Among the measures to increase the safety of imports are new advance information requirements for cargo arriving in the United States by vessel under the so-called "10+2" rule. Regarding the requirement to scan 100% of containers prior to loading them on U.S.-bound vessels, the Secretary of Homeland Security has indicated that this security initiative was currently unworkable at many ports, and that she would seek the extensions authorized by law to delay its implementation beyond 2012.

    In an effort to increase the safety of thousands of consumer products, including all those for children aged 12 or less, the Consumer Product Safety Improvement Act of 2008 introduced a wide range of regulatory and enforcement measures for domestic and imported goods. Among the measures are new product regulations, labelling and third-party testing requirements, and border controls.

    The 2008 Farm Act maintained, with some changes, most of the policies in the 2002 Act with some new programmes introduced and some adjustment to payment rates. Like previous Farm Acts, most of the support under the 2008 Farm Act is not for farming but for nutrition programmes for low-income families and a large portion of the funding that is for farmers is decoupled from production. However, of the support that remains, most is linked to prices and/or production and producers of cereals, oilseeds, and cotton are effectively insulated from market prices while sugar and dairy have market price support programmes. Overall, support for agriculture in the United States, as a percentage of the value of production, remains low compared with other OECD countries and some non-OECD countries. However, the large size of the agriculture sector means that the absolute amount of support is considerable, varies from one year to another depending on prices, and can affect world markets.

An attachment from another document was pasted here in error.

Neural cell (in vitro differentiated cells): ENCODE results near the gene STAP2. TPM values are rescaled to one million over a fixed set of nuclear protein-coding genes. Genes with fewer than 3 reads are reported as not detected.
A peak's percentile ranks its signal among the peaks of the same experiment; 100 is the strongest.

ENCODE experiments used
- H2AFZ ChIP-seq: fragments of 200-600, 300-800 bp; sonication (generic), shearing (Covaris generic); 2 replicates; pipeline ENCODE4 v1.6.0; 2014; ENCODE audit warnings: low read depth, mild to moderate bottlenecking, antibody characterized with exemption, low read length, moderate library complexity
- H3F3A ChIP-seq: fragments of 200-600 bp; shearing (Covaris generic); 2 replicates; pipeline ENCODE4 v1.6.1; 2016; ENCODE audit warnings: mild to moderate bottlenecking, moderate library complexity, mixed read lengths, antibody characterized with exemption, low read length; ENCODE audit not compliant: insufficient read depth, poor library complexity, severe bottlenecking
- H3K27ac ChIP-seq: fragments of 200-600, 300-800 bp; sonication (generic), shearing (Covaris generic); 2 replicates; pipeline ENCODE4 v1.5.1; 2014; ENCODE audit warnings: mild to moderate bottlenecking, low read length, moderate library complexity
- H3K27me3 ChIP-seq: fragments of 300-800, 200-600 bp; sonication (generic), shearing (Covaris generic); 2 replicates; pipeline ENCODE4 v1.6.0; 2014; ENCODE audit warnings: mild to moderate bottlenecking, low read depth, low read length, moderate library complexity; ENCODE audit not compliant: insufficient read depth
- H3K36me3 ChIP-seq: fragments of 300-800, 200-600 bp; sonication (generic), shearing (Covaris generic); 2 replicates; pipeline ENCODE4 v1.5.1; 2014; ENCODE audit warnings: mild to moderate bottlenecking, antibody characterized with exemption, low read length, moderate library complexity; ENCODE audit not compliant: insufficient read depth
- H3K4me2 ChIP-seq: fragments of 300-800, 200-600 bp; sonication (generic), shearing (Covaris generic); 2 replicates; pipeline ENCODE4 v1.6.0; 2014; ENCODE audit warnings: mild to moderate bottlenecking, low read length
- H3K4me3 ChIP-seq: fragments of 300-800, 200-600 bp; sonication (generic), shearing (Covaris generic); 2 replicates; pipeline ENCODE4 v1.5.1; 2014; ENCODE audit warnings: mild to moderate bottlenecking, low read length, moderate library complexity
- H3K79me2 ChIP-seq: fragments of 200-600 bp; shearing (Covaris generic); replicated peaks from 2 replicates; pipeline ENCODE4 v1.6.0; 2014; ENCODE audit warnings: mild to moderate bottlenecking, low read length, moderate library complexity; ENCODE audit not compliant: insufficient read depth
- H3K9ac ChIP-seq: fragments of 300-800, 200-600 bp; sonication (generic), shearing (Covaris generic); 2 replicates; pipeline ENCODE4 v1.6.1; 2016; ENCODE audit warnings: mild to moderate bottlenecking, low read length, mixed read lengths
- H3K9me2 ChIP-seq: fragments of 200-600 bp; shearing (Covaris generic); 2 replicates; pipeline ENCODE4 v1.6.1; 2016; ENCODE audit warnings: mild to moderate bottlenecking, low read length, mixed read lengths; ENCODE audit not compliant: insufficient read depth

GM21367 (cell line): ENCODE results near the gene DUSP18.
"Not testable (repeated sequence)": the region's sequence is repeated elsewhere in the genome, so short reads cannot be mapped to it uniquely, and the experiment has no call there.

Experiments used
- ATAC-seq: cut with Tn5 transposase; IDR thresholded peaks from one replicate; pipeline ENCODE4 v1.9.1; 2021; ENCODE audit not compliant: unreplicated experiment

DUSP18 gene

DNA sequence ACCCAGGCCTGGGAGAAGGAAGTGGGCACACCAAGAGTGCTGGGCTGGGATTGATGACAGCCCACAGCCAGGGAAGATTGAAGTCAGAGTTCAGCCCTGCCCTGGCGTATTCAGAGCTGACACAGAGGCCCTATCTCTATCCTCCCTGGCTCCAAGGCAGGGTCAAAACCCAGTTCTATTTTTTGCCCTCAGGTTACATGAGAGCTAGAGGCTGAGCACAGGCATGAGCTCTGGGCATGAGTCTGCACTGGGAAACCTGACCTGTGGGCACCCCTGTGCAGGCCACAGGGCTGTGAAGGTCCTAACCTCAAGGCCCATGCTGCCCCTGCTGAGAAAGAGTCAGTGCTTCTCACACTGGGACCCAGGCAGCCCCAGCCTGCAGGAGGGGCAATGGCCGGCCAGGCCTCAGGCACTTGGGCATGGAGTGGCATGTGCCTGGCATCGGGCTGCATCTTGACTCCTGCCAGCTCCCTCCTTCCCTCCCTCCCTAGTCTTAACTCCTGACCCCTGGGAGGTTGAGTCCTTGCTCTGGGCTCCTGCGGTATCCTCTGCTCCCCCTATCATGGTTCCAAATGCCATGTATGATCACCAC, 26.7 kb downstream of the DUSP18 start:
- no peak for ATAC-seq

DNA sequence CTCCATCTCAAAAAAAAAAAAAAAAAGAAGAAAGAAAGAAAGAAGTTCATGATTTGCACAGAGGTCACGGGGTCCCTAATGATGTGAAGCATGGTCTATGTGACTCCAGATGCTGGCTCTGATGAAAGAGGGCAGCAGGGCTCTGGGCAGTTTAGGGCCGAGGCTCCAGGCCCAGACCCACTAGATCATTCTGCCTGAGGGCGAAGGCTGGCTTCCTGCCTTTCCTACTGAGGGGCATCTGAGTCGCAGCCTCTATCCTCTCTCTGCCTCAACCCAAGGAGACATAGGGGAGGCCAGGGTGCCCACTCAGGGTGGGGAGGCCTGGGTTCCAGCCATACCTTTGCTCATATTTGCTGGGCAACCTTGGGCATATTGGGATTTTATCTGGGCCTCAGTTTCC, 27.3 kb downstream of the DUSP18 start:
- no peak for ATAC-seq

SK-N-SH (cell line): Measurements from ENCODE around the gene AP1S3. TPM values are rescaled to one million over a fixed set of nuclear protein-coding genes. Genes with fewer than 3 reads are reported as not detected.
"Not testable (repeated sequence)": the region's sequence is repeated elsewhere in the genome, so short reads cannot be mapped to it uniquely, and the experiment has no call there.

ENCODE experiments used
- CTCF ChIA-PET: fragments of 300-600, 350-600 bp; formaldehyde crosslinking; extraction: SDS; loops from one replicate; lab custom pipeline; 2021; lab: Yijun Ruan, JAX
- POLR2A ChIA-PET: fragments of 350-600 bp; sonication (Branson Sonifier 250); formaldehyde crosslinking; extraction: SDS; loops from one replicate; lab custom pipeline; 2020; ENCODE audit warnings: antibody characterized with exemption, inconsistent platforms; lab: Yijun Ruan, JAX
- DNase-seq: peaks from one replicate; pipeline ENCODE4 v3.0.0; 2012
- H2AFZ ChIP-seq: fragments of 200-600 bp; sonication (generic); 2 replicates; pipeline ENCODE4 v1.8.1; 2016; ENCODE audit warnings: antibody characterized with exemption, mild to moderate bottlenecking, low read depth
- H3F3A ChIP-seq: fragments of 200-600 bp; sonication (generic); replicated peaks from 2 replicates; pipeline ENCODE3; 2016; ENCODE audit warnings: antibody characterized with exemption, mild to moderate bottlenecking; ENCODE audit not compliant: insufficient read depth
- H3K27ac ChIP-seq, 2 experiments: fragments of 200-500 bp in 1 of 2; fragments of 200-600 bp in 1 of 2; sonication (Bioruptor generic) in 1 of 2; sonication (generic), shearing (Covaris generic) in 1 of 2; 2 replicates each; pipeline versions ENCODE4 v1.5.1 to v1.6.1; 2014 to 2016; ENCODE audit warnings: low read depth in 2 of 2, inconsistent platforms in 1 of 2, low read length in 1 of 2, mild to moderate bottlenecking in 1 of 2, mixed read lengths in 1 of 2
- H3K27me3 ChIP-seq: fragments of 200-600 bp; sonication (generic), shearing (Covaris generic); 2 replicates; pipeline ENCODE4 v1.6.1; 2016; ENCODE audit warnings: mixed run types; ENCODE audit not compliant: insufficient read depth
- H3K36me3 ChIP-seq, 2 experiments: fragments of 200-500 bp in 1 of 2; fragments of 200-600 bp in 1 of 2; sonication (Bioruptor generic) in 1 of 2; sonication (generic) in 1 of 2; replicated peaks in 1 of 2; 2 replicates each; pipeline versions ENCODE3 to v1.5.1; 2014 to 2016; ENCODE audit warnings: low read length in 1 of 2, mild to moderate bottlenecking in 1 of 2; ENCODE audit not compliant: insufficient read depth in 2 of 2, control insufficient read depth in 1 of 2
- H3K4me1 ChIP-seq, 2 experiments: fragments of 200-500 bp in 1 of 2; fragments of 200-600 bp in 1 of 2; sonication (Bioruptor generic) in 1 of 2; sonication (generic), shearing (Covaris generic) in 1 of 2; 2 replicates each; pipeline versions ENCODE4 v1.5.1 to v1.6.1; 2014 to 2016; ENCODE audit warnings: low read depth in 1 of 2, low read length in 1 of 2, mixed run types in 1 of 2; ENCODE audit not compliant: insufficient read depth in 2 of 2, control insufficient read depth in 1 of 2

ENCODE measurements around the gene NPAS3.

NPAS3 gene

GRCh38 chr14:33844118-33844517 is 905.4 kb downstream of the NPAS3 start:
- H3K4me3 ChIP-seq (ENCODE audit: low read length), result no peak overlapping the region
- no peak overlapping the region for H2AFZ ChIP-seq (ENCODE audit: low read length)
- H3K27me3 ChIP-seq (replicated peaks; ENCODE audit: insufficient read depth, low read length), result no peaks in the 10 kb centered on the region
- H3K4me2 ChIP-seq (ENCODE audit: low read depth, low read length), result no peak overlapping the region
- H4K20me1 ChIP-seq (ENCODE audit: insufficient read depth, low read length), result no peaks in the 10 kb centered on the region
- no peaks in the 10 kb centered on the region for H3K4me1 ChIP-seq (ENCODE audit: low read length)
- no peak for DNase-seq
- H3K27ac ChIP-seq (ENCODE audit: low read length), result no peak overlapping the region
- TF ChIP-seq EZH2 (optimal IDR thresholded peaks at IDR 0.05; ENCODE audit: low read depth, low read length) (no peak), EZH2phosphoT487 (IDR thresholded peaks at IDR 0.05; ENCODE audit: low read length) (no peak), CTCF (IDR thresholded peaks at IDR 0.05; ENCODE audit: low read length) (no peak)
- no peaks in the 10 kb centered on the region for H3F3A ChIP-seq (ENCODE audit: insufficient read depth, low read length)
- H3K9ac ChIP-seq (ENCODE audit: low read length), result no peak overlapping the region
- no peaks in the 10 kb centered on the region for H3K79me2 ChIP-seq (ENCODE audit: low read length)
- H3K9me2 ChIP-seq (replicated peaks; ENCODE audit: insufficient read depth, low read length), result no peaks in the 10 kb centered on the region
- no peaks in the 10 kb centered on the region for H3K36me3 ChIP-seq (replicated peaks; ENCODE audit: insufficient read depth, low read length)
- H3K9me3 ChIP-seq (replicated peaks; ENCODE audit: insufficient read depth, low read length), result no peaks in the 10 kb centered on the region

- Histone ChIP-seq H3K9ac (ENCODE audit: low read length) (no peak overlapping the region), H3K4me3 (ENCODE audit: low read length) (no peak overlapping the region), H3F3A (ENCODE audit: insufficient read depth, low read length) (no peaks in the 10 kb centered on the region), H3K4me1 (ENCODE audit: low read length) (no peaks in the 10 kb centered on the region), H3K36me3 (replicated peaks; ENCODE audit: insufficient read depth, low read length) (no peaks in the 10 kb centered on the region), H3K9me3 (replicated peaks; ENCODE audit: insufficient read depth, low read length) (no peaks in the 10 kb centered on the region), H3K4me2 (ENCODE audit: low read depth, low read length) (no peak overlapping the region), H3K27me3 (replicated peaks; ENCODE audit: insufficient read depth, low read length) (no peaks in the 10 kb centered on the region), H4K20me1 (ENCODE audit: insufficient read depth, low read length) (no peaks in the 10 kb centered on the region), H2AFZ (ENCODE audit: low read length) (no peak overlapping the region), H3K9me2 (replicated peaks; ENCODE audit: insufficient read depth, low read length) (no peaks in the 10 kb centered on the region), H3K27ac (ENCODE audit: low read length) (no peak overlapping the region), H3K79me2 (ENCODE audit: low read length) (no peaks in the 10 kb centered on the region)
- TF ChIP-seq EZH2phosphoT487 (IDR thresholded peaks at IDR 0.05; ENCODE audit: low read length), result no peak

To ensure that trade policy supports economic recovery and rebalancing more effectively, the United States should maintain the emphasis on the contribution that open and transparent trade and investment regimes can make to productivity, a key ingredient of export success. Export promotion should be complemented by continued reduction in remaining restrictions on market access and other distorting measures, in line with Members' observations during the previous Review of the United States, including with respect to U.S. tariff peaks, support for agriculture, and remaining barriers to services trade and investment.

    Pursuing liberalization on an MFN basis could provide the United States with the added advantage of helping reduce the future risks of protectionist measures at home and abroad, and reaffirm the U.S. leadership role that has been a crucial element in advancing the objectives of the multilateral trading system since its inception.

    Previous Trade Policy Reviews:


    Separate Customs Territory of Taiwan, Penghu, Kinmen and Matsu






    El Salvador


    Niger - Senegal

    Southern African Customs Union (SACU)


    New Zealand


    European Communities

    Switzerland & Liechtenstein
    Dominican Republic
    Brunei Darussalam
    Organisation of Eastern Caribbean States